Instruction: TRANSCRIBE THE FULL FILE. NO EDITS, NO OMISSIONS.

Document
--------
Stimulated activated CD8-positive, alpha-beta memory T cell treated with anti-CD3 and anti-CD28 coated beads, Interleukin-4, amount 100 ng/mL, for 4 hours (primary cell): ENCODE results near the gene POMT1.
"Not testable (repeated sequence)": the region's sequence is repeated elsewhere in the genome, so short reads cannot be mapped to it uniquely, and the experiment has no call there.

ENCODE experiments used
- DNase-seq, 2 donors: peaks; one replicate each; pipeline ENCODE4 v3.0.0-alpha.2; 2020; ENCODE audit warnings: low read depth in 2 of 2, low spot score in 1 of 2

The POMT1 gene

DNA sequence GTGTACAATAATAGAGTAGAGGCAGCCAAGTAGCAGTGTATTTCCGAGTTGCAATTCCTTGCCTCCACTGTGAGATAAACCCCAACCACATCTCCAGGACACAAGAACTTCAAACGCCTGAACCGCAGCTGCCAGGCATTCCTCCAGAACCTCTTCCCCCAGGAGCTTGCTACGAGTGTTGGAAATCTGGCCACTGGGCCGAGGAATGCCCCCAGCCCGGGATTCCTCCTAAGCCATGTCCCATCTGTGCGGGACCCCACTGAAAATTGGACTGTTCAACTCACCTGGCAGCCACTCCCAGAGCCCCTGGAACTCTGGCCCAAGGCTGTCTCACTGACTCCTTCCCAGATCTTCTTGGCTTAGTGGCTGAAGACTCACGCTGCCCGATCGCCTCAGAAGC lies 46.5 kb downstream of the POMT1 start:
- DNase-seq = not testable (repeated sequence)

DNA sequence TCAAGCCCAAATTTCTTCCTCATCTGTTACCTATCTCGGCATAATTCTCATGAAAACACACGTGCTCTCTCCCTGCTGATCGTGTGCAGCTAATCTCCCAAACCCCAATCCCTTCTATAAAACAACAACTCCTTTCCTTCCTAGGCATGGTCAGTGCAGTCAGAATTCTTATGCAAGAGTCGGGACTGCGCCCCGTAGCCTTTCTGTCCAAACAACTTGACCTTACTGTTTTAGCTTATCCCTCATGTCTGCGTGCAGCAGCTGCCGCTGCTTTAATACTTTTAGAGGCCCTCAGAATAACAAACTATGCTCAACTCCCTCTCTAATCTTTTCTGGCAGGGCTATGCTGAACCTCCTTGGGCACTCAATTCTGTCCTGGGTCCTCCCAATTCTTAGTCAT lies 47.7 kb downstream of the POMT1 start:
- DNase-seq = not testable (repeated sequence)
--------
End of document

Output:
Stimulated activated CD8-positive, alpha-beta memory T cell treated with anti-CD3 and anti-CD28 coated beads, Interleukin-4, amount 100 ng/mL, for 4 hours (primary cell): ENCODE results near the gene POMT1.
"Not testable (repeated sequence)": the region's sequence is repeated elsewhere in the genome, so short reads cannot be mapped to it uniquely, and the experiment has no call there.

ENCODE experiments used
- DNase-seq, 2 donors: peaks; one replicate each; pipeline ENCODE4 v3.0.0-alpha.2; 2020; ENCODE audit warnings: low read depth in 2 of 2, low spot score in 1 of 2

The POMT1 gene

DNA sequence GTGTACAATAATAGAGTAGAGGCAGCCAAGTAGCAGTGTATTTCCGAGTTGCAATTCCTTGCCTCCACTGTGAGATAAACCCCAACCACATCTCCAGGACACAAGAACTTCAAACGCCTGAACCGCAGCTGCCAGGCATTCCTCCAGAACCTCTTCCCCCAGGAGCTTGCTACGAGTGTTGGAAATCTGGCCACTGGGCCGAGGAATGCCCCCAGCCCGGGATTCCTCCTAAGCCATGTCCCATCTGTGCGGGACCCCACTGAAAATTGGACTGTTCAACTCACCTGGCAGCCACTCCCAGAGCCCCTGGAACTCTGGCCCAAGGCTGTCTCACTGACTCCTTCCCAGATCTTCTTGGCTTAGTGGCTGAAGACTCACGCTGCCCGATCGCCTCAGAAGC lies 46.5 kb downstream of the POMT1 start:
- DNase-seq = not testable (repeated sequence)

DNA sequence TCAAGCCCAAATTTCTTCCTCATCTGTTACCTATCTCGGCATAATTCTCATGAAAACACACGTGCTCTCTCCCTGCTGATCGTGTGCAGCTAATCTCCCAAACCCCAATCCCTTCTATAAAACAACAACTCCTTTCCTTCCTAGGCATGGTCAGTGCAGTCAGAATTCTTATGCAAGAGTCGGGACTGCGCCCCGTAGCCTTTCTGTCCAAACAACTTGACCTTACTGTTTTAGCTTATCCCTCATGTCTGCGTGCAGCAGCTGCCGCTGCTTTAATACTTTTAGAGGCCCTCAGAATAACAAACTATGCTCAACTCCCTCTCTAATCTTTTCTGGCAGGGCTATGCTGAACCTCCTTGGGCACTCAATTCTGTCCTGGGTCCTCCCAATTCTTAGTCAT lies 47.7 kb downstream of the POMT1 start:
- DNase-seq = not testable (repeated sequence)